Atmospheric Emissions – Process Venting and VOC Emissions from Offshore Loading

Note – VOC emissions from offshore loading are covered by the Vent Consent requirements under the Energy Act 1976.


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Key Legislation:

For more detail on the Legislation relevant to this page, please use the following links:

Supporting Legislation:
Emission Trading Schemes:
Guidance Notes:
Consent Needed: Consent to Vent is required under the Energy Act 1976. For Vent Consents both the inert gas and the hydrocarbon faction obtained from the licensed area must be included in the consent application, and the combined rate for both will be the consent basis. Consents to vent are required for all Category 4 (Unignited Vents) including venting of gases from onboard crude oil storage tanks including FPSOs during crude oil filling operations (see the Performances Standards tab). Where a field is venting > 5 tonnes per day the vent level will be reviewed and a vent consent issued annually. These applications will be subject to detailed review by OGA and operators must exercise a high level of technical and operational diligence in estimating quantities. This level of vent is considered to represent a potential opportunity for further reduction in levels. These applications will need full supporting details with medium and long term plans for reduction of venting. Where a field is venting < 5 tonnes per day, a longer term vent consent may be applied for/issued (see the Renewal and Variation tab). Less detailed (minimum) information may be provided on the application form for these venting levels.See the Performance Standards tab for options on multiple fields producing across the same facility.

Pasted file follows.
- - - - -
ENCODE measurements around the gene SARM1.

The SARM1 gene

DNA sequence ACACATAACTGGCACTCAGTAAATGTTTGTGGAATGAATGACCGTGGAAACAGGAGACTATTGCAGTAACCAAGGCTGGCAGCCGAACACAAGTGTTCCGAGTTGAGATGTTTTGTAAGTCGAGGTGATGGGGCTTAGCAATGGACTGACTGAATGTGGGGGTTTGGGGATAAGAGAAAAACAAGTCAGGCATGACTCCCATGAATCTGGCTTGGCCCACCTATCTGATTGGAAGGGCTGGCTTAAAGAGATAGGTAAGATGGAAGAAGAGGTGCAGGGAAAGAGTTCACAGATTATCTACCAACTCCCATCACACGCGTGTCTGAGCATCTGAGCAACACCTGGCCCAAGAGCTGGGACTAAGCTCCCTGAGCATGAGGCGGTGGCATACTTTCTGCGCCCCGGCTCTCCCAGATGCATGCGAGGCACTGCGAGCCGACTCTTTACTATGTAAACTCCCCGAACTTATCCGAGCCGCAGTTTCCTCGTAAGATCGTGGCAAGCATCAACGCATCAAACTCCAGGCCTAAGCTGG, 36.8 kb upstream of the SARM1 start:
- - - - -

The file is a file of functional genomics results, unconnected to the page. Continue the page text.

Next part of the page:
Crude Oil Tankers

From 1 July 2010 all crude oil tankers must have on board a VOC Management Plan approved by the MCA.

How to Apply: Application should be submitted via the UK Oil Portal. The OGA Guidance Notes for the Completion of Flare and Vent Applications provide further information.Venting consent applications should contain the following:

  • A summary of the main points of the application
  • A summary of the main venting assumptions
  • A detailed description of the plant start-up procedures and philosophy; the procedure for filling the gas export line should also be described
  • The commissioning schedule
  • Venting calculations – to include venting on a daily basis and total quantities. The quantities of gas should be presented on the same basis as the hydrocarbon gas in the Flaring Consent application

Sketches and figures should also be supplied for:

  • Overall commissioning programme
  • Fuel gas system
  • Gas dehydration system
  • Gas compression system
  • Gas export system and pipeline
  • Onshore facilities
Who to Apply to: Applications to be submitted to the UK Oil Portal 
When to Apply: Consent(s) should be submitted at least two months before ‘First Oil’ and towards the expiry of the existing consent for operations. However, it is advised by BEIS and OGA that the operator is in contact with the regulator at all stages, from design through construction to commissioning planning, and demonstrate that all reasonable steps have been taken to keep venting to a minimum.
Limits Placed on Vent Volumes:

Consent will specify the vent volume that must not be exceeded over a specified period.

Definition of Unignited Vents: OGA has provided definitions for four categories of flare and vent activities, of which, Category 4 applies to venting.Category 4 – Unignited Vents  This covers inert gases and hydrocarbon gases which may be discharged to an atmospheric vent. The Energy Act requires both the inert and hydrocarbon gases obtained from the licensed area that are vented to be covered by the consent. This should also include venting of gases from onboard crude oil storage tanks, e.g. for FPSOs during crude oil filling operations. However, this excludes inert gases that are generated on board the installation for the purpose of providing an inert blanket for on board oil storage tanks.Vents may contain nitrogen, carbon dioxide, water vapour, hydrocarbons and possibly traces of sulphur compounds, etc. Operators should give an estimated annual average composition of vented stream(s) in the notes section of the vent application.